Consider the diagram below, where we are representing the dry run in terms of its length taken at each recursive call:

illustrative_diagram

As we can see, there are multiple overlapping recursive calls, the solution can be optimized using memoization followed by DP. 

Finding LCS using Memoization:

To control the time complexity of the recursion approach, we are using the memoization method. So, beginning with the memorization approach, as we want to match all the subsequences of the given two strings, we have to figure out the number of unique recursive calls.

For string s, we can make at most length(s) recursive calls, and similarly, for string t, we can make at most length(t) recursive calls, which are also dependent on each other’s solution.

Hence, our result can be directly stored in the form of a 2-dimensional array of size (length(s)+1) * (length(t) + 1) as for string s, we have 0 to length(s) possible combinations, and the same goes for string t.

So for every index ‘i’ in string s and ‘j’ in string t, we will choose one of the following two options:

  1. If the character s[i] matches t[j], the length of the common subsequence would be one plus the length of the common subsequence till the i-1 and j-1 indexes in the two respective strings.
  2. If the character s[i] does not match t[j], we will take the longest subsequence by either skipping i-th or j-th character from the respective strings.

Hence, the answer stored in the matrix will be the LCS of both strings when the length of string s is ‘i’, and the length of string t will be ‘j.’ Hence, we will get the final answer at the position matrix[length(s)][length(t)]. Moving to the code:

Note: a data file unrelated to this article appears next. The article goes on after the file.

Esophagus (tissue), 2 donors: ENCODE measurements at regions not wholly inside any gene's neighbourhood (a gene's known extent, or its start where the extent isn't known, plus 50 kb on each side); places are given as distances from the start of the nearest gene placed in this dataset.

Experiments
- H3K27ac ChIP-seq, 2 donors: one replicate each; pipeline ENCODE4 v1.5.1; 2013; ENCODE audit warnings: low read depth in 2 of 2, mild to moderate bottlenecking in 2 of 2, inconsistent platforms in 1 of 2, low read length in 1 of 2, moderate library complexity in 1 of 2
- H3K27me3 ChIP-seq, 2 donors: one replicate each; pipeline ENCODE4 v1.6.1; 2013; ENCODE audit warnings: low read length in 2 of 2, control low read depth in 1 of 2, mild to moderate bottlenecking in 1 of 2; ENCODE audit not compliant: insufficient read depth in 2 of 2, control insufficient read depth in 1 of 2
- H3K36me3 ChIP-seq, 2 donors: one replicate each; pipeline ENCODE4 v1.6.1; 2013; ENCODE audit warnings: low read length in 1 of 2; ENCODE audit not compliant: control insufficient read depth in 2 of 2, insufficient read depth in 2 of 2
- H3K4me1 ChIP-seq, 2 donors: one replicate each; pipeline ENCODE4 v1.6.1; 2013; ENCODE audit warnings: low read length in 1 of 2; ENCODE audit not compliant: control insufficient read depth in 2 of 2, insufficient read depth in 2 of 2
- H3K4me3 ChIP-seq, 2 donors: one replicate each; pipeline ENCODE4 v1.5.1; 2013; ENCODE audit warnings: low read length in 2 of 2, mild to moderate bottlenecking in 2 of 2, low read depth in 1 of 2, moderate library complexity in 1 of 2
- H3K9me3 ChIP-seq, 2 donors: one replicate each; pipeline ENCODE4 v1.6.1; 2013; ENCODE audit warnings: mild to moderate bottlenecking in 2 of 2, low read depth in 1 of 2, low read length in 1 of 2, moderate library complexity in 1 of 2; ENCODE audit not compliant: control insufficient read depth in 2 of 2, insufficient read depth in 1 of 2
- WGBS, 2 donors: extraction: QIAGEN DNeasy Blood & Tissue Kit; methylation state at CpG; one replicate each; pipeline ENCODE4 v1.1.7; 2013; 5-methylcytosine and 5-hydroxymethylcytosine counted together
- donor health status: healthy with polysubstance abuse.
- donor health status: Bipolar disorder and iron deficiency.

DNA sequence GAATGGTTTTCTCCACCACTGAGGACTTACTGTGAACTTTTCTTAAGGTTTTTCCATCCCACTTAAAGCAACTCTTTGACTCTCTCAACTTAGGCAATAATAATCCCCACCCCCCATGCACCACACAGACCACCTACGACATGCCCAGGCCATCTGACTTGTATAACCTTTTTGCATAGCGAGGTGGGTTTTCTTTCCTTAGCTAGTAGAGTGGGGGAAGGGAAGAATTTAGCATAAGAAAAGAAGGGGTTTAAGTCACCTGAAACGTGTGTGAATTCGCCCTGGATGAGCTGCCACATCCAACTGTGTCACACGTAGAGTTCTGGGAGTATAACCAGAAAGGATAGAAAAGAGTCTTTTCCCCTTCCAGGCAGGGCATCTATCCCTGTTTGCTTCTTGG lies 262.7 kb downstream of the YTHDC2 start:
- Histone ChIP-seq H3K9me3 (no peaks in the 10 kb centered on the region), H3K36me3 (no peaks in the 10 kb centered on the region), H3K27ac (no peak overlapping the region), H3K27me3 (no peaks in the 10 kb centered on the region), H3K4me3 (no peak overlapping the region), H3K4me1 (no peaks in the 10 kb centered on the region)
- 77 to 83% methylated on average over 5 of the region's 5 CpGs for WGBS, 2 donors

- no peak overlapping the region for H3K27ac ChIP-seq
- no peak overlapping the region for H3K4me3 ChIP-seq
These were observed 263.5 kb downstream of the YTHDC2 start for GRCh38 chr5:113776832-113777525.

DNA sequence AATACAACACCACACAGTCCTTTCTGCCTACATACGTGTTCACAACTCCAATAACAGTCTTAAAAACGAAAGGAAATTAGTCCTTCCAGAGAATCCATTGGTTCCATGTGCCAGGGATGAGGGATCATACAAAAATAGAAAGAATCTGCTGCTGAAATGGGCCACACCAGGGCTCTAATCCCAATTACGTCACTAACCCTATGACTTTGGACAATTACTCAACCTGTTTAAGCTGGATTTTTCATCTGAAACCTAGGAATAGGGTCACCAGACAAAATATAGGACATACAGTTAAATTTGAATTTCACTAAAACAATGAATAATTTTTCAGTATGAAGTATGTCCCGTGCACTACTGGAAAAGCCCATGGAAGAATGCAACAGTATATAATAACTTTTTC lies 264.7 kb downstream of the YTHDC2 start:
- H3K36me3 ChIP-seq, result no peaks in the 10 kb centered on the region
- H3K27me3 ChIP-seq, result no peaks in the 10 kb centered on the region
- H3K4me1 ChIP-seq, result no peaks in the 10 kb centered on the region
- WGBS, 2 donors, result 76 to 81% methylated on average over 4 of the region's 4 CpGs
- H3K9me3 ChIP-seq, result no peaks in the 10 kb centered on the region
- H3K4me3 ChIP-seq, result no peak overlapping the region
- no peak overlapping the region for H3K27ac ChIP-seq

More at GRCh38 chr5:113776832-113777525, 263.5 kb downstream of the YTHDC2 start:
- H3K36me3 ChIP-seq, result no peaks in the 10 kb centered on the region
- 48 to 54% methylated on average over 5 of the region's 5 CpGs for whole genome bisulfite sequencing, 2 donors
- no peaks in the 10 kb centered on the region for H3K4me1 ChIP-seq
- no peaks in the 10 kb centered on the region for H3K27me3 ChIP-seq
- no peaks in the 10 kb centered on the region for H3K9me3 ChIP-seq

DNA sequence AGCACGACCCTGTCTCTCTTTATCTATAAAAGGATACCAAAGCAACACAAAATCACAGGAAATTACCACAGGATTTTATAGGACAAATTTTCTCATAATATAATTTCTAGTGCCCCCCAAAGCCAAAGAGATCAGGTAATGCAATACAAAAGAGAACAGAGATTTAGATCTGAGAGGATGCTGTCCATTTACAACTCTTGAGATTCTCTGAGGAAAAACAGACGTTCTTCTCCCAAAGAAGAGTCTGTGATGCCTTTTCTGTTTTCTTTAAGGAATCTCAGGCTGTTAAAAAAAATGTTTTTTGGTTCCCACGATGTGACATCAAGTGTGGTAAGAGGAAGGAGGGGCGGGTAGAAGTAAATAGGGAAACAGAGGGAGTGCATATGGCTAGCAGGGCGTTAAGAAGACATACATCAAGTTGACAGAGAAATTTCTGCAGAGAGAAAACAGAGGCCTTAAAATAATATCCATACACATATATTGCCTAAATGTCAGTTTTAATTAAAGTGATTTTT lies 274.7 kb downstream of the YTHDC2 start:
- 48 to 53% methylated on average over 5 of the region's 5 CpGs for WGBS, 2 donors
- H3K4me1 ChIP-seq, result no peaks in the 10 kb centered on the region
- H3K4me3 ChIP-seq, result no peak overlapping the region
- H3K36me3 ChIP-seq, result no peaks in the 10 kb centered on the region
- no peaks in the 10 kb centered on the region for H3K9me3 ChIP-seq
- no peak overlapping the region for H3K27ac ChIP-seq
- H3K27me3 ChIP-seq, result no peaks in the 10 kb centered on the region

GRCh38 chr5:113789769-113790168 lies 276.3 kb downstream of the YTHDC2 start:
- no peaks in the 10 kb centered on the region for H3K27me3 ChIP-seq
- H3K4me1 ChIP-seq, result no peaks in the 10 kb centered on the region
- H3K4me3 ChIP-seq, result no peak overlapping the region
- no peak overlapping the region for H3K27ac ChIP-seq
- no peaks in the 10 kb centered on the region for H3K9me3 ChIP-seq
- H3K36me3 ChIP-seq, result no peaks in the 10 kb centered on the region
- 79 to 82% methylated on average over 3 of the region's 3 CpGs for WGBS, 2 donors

Code:

// Recursive implementation of
// Longest Common subsequence problem
// using memoization

#include <bits/stdc++.h>
using namespace std;

const int max_value = 1000;

int N, M;

// For calculating the length of the longest common subsequence

int lcs(string S, string T, int i, int j, int memo[][max_value])
{
    // one or both of the strings are fully traversed

    if (i == N || j == M)
        return 0;

    // if the result for the current pair is already present in
    // the table

    if (memo[i][j] != -1)
        return memo[i][j];
 // check if the current characters in both the strings are equal

    if (S[i] == T[j])
        // check for the next characters in both the strings and store the
        // calculated value in the memo table

        memo[i][j] = lcs(S, T, i + 1, j + 1, memo) + 1;
    else

        // check which call has the maximum value and store it in
        // the memo table

        memo[i][j] = max(lcs(S, T, i + 1, j, memo), lcs(S, T, i, j + 1, memo));
    return memo[i][j];
}
// Driver Code

int main()
{
    string S = "abcde";
    string T = "acek";

    N = S.length();
    M = T.length();

    // table for memoization

    int memo[N][max_value];

    // initializing memo table with -1

    for (int i = 0; i < N; i++)
        for (int j = 0; j < M; j++)
            memo[i][j] = -1;

    cout << "Length of longest common subsequence " << lcs(S, T, 0, 0, memo);
    return 0;
}

Output:

Length of longest common subsequence 3